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Why is being transgender still an issue?

28 : 07 : 2017 Gender : Identity : Advertising
The Gaze from & Other Stories, Stockholm. Five creatives, all transgender, tell a story that broadens the view on gender in fashion

As I write, the UK is marking 50 years since the Sexual Offences Act was passed in 1967. The Act decriminalised homosexuality and began the process towards wider equality. It should be a time to celebrate. As a society we no longer consider homosexuality to be a type of mental disability – right?

Wrong. President Trump has banned transgender people from serving in the US military. The tweeted edict was designed to achieve a political purpose, not a military one. The message is very clear: you do not belong in our society.

Theresa May is also alienating people by linking herself with the Northern Irish Democratic Unionist Party, founded by Ian Paisley. His son, Ian Paisley Jr, has called homosexuality ‘immoral, offensive and obnoxious’ and said he was ‘repulsed’ by gays and lesbians. This type of messaging doesn’t just offend the LGBTQ+ community. It tells anyone who is not white, male and middle class that they are not part of the future.

Why the hatred? Misogyny, racism, transphobia and other forms of discrimination are all deeply rooted in what our culture teaches us is ‘natural’. There is no such thing as a ‘natural’ way of being, however, and scientists know that racial origins are far more tangled than simplistic notions of ‘race’ allow. The recent trend for home-testing of DNA is little more than a con.

Although people may feel deep-seated disgust or confusion towards two men kissing or a person who has decided to transition, it is because they have been brought up in a way that teaches them this is not the norm. People are also lazy. Given the choice, they would rather stick to their inherent bias than try to understand other human beings or empathise with them.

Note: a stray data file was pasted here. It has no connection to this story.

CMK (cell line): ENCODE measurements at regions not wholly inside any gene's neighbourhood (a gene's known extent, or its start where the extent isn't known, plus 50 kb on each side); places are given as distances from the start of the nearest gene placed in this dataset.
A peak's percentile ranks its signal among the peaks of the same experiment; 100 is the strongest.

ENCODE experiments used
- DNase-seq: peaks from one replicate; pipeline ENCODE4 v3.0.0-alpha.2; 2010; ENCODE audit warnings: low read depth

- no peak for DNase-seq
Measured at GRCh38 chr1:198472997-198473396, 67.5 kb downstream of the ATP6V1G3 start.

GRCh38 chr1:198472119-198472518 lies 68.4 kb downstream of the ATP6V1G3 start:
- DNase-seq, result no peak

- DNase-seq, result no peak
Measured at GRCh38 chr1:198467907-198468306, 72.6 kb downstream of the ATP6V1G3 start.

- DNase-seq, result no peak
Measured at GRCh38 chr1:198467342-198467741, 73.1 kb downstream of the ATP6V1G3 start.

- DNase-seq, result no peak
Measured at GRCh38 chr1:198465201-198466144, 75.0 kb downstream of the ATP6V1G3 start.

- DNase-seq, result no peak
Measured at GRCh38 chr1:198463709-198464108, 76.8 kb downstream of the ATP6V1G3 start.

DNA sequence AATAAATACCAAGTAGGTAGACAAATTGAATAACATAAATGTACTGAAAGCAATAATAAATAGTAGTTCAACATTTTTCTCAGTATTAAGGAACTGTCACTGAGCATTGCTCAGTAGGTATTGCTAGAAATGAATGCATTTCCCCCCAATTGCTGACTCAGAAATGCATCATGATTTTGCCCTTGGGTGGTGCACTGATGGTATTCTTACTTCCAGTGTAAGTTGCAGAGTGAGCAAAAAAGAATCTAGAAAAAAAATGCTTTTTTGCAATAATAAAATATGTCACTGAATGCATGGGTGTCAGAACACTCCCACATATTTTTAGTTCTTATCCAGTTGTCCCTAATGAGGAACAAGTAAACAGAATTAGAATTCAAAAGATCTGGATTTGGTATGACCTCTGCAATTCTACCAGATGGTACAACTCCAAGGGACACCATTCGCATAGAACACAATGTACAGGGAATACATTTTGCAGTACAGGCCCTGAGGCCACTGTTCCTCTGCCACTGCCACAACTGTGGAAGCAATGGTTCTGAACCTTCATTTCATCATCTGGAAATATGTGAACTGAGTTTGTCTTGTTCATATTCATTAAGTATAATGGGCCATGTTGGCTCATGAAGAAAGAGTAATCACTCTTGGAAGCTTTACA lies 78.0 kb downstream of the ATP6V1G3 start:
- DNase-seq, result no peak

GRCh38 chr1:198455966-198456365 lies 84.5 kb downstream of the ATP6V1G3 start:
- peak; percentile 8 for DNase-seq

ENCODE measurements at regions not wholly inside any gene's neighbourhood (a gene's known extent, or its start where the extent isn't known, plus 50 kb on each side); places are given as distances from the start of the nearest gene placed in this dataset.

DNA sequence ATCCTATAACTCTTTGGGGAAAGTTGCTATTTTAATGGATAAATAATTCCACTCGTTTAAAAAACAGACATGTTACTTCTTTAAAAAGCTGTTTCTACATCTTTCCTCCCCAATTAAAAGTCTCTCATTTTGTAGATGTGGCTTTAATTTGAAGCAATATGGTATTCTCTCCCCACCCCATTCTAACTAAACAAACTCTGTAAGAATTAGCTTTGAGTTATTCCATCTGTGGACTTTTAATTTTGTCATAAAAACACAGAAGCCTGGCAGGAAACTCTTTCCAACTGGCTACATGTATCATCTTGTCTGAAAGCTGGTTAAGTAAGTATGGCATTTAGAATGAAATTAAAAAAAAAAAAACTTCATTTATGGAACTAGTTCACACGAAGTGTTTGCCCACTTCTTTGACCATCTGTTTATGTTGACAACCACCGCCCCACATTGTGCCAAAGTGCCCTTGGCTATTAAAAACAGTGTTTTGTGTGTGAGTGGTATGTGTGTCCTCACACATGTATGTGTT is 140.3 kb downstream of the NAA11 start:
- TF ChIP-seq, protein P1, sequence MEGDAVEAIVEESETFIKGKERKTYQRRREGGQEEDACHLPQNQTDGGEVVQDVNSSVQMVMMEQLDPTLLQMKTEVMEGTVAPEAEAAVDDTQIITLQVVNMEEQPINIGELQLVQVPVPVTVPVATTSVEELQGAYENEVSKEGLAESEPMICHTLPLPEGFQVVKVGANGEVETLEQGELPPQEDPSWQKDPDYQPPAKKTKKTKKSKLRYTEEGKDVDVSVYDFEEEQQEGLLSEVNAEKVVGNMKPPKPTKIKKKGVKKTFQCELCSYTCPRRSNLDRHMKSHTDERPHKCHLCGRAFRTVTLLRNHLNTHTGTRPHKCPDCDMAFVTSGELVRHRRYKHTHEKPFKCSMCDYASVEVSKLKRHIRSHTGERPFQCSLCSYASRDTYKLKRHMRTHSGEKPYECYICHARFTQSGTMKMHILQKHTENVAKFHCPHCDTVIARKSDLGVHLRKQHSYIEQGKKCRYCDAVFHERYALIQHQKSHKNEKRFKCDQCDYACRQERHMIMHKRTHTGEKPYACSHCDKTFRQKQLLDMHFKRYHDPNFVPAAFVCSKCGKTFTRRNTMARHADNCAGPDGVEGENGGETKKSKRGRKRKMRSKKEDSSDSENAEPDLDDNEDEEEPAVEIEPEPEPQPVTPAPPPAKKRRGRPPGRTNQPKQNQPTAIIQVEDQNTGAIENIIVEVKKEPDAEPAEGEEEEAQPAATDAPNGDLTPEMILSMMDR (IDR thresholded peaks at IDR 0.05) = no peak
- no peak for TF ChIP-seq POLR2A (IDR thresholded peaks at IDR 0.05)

Only today I overheard a conversation about ‘this social justice shit’, in reference to the phrase ‘ladies and gentlemen’ being scrapped from announcements on the London Tube.

It might seem like a small step for the general public, but breaking down gender bias in language is a huge step for campaigners who want to challenge what is referred to as normal.

This week the Advertising Standards Authority in the UK finally took an active stance on harmful gender stereotypes.  

This not only affects minority groups. It also means men can explore and challenge what it means to be masculine, for example. Take Charli XCX's pop video for Boys, which is perhaps one of the first to actively subvert and play with the male gaze – pitching men as playthings of desire.

Brands need to be a part of this shift. It is no longer enough to sit on the fence, let alone allow inherent bias. It is time to break away from dangerous stereotypes that tell your audiences they are not part of your vision.

If you do not, you will be left behind. While Trump trolls Twitter with hatred in order to win over fundamentalists, collectives are forming and reaffirming their identity in safe spaces, both physical and digital. Their message is that social distinction is a marker of success.

For more on the next generation’s attitudes to gender and identity read our Gen Viz macrotrend, or get in touch to organise a consultation.